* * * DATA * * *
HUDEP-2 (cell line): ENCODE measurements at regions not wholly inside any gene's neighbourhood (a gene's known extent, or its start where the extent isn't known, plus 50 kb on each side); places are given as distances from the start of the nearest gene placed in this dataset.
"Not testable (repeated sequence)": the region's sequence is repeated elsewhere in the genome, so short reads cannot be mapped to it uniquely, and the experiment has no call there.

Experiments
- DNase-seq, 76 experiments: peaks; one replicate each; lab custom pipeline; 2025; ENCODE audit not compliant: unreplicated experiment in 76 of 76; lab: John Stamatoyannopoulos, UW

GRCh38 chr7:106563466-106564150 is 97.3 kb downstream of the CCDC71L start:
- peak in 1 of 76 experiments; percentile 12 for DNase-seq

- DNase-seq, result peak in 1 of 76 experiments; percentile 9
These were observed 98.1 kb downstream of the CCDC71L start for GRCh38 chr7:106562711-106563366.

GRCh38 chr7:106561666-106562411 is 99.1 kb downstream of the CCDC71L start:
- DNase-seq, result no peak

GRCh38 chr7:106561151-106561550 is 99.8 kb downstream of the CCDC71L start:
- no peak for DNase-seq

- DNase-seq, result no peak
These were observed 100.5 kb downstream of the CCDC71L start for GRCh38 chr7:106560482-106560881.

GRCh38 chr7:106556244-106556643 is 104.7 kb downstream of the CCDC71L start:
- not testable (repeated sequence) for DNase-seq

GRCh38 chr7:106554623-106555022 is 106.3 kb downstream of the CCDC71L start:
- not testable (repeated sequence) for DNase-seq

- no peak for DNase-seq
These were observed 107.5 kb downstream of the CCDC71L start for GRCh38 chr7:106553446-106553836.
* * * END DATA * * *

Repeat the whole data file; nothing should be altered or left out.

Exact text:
HUDEP-2 (cell line): ENCODE measurements at regions not wholly inside any gene's neighbourhood (a gene's known extent, or its start where the extent isn't known, plus 50 kb on each side); places are given as distances from the start of the nearest gene placed in this dataset.
"Not testable (repeated sequence)": the region's sequence is repeated elsewhere in the genome, so short reads cannot be mapped to it uniquely, and the experiment has no call there.

Experiments
- DNase-seq, 76 experiments: peaks; one replicate each; lab custom pipeline; 2025; ENCODE audit not compliant: unreplicated experiment in 76 of 76; lab: John Stamatoyannopoulos, UW

GRCh38 chr7:106563466-106564150 is 97.3 kb downstream of the CCDC71L start:
- peak in 1 of 76 experiments; percentile 12 for DNase-seq

- DNase-seq, result peak in 1 of 76 experiments; percentile 9
These were observed 98.1 kb downstream of the CCDC71L start for GRCh38 chr7:106562711-106563366.

GRCh38 chr7:106561666-106562411 is 99.1 kb downstream of the CCDC71L start:
- DNase-seq, result no peak

GRCh38 chr7:106561151-106561550 is 99.8 kb downstream of the CCDC71L start:
- no peak for DNase-seq

- DNase-seq, result no peak
These were observed 100.5 kb downstream of the CCDC71L start for GRCh38 chr7:106560482-106560881.

GRCh38 chr7:106556244-106556643 is 104.7 kb downstream of the CCDC71L start:
- not testable (repeated sequence) for DNase-seq

GRCh38 chr7:106554623-106555022 is 106.3 kb downstream of the CCDC71L start:
- not testable (repeated sequence) for DNase-seq

- no peak for DNase-seq
These were observed 107.5 kb downstream of the CCDC71L start for GRCh38 chr7:106553446-106553836.